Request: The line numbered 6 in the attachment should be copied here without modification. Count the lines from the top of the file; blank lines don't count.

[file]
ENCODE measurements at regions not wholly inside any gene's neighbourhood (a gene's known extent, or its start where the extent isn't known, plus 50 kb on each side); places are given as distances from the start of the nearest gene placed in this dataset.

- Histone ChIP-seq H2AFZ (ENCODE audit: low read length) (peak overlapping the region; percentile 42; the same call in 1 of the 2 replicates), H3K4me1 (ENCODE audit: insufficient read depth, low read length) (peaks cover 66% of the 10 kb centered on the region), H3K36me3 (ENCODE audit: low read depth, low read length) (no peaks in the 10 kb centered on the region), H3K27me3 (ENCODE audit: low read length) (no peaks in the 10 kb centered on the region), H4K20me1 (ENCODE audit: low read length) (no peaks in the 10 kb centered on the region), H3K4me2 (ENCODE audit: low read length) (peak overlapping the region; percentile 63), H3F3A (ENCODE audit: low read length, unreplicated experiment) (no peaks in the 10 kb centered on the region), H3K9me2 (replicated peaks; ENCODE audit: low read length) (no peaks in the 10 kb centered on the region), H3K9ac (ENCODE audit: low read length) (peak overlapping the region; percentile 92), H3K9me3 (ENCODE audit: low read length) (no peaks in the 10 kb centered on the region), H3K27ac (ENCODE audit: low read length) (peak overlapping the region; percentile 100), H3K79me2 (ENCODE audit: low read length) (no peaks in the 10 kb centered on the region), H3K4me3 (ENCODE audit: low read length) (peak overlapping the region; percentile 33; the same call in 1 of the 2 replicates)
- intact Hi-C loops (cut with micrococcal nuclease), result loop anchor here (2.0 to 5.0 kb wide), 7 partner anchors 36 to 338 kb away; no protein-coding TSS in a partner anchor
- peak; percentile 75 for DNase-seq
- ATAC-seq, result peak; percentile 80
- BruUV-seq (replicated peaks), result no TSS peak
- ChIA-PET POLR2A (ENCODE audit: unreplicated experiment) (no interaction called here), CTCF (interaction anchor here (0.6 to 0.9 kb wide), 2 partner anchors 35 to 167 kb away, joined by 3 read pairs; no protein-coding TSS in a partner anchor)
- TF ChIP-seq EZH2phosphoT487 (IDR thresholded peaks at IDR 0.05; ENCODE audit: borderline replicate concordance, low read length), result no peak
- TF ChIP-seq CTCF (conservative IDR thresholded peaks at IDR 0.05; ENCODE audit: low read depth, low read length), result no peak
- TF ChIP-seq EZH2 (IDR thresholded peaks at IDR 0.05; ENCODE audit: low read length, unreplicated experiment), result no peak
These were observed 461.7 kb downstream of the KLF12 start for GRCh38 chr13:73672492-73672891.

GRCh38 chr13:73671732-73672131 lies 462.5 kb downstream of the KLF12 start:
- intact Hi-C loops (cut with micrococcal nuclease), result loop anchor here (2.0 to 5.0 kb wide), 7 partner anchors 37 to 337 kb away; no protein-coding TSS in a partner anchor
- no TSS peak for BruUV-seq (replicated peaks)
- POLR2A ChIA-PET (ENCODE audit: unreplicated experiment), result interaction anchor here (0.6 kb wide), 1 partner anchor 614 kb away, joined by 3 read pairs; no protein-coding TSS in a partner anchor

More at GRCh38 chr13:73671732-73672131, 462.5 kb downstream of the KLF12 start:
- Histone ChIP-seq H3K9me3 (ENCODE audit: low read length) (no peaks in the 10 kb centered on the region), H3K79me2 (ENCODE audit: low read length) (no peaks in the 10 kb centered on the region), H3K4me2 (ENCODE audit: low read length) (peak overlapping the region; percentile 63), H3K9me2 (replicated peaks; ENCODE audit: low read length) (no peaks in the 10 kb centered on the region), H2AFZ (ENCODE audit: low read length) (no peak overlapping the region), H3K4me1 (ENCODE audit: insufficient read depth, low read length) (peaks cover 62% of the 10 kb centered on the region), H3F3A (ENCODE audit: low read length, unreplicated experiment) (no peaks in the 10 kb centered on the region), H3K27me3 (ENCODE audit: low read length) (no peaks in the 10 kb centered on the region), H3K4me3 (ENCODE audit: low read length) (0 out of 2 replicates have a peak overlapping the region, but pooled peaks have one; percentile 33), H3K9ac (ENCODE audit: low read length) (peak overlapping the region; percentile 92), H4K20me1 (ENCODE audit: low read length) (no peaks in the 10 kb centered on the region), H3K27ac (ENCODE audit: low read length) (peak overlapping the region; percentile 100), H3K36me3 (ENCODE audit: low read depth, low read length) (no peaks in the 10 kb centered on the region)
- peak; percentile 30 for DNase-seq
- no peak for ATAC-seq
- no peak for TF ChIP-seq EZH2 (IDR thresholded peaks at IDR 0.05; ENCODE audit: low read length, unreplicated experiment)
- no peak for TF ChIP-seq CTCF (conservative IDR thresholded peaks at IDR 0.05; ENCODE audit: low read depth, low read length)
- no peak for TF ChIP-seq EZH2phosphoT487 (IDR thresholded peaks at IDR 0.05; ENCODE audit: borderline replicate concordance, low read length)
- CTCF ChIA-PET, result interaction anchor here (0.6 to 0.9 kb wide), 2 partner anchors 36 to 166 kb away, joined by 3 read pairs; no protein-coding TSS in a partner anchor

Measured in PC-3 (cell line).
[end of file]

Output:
- BruUV-seq (replicated peaks), result no TSS peak